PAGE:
Why I Read what is Shocking

Submitted by hadrian on Fri, 01/31/2014 - 13:40

Ever since I was in the final years of high school I started choosing books about shocking topics. One of the first of these was A Long Way Gone by Ishmael Beah where he describes the experiences of a child soldier in Sierra Leone, based on his personal experiences. More recently I read Hannah Arendt's The Origins of Totalitarianism, a political-philosophical account of the totalitarian governments that have ruled in Germany and Bolshevik Russia. This account, of course, included very detailed explanations not only of what was found in concentration camps but also about the operation of these camps and the Russian gulag camps. Here in the Netherlands part of the history of the second World War, including some facts about the concentration camps, are taught in high school and I never had any problem believing these terrible things happened. After reading Hannah Arendt the moral part about my brain had difficulty believing what happened even though I was fully aware that these stories weren't invented. I would never deny the holocaust, I can only deny understanding why any person would want to so fully control the actions and thoughts of human beings. The totalitarian experiment seems almost an experiment in playing god, especially the old testament version.

Other books of the shocking category that I can list are:


  • 1984 - George Orwell

  • Hommage to Catalonia - George Orwell

  • The God Delusion - Richard Dawkins



These five books, at this moment, particularly stand out. Of all of these the only one that is strictly fictional is 1984 yet the situation as described in 1984 can easily be placed in totalitarian countries. Together with The Origins of Totalitarianism it truly impresses the utter destruction of anything good humanity has to offer in those systems and I'm glad not to have lived in such societies. If one can really talk about living in such societies, that is.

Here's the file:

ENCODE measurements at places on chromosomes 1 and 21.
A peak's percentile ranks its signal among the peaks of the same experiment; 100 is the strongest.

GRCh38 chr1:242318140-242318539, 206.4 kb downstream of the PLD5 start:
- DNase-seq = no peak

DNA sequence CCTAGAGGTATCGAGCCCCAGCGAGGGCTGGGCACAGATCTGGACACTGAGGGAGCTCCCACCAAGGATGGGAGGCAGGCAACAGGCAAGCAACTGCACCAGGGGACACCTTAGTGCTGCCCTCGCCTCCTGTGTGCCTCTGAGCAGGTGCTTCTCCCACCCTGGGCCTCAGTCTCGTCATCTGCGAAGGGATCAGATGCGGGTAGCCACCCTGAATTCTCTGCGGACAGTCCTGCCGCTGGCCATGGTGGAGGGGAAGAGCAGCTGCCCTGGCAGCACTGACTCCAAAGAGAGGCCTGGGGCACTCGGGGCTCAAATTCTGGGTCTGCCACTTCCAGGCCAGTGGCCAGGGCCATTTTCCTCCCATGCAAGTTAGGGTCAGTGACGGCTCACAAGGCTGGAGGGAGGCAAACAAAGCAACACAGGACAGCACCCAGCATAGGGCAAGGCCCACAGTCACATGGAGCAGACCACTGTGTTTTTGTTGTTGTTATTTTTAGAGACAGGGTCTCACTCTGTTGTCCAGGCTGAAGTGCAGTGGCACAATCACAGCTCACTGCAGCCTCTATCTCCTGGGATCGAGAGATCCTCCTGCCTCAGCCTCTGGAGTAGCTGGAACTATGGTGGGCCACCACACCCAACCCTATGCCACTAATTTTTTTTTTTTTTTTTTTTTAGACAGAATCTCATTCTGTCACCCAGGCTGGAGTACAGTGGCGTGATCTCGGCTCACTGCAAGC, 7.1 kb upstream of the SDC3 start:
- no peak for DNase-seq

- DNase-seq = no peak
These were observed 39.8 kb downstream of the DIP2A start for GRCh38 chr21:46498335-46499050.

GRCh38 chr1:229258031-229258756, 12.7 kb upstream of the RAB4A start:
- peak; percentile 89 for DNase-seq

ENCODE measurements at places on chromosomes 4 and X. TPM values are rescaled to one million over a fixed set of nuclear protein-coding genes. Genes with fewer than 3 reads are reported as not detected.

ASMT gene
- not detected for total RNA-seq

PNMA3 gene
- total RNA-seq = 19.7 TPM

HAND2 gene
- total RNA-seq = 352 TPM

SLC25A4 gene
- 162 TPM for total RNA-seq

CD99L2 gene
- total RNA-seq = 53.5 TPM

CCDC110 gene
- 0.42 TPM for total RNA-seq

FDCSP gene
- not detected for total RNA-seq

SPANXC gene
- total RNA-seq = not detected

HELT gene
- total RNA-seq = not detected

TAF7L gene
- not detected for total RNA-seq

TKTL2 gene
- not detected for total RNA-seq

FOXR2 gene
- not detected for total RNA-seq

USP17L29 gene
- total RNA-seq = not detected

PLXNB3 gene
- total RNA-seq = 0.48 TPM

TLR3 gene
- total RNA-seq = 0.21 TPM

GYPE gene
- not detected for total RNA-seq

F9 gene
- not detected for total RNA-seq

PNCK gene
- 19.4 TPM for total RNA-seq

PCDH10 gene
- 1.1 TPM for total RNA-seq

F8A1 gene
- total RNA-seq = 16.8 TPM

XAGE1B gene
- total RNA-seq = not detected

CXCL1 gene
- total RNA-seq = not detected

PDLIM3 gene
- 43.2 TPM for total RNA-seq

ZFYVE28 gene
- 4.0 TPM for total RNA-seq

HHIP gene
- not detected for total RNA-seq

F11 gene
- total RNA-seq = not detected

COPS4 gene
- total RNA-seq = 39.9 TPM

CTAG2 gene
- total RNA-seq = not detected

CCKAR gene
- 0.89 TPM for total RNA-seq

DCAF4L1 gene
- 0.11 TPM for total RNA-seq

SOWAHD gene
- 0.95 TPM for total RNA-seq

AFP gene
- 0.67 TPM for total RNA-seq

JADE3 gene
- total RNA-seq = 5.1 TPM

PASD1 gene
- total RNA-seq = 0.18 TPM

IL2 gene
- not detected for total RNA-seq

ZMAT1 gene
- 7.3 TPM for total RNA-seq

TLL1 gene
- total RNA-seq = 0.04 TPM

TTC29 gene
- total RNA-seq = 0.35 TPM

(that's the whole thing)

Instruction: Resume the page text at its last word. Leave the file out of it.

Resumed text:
Hommage to Catalonia and A Long Way Gone both describe actual wars. The former is perhaps the least shocking of all these books and describes Orwell's experiences fighting for the Spanish republic in the civil war. From a personal experience he is able to describe how the republic destroyed itself from the inside. The republic not only tried to fight the Falangist army but its own as well. Many members of the 'wrong' party were imprisoned, even volunteers from outside of Spain, simply because of their party membership. It's safe to say that the Spanish civil war would have been a comical farce, if it hadn't claimed the life of half a million people.

A Long Way Gone is shocking for wholly different reasons as it shows an account of how children are taken from their parents, indoctrinated, given a gun, and forced to kill. It is well-known that children are very effective soldiers because they don't yet have the ability to think critically and do exactly as they are told and are also smaller targets to boot. Whether or not adult soldiers have greater qualms with killing enemy child-soldiers as opposed enemy adult soldiers I do not know. Either way, the use of child soldiers is understandably deplorable yet still common throughout the world.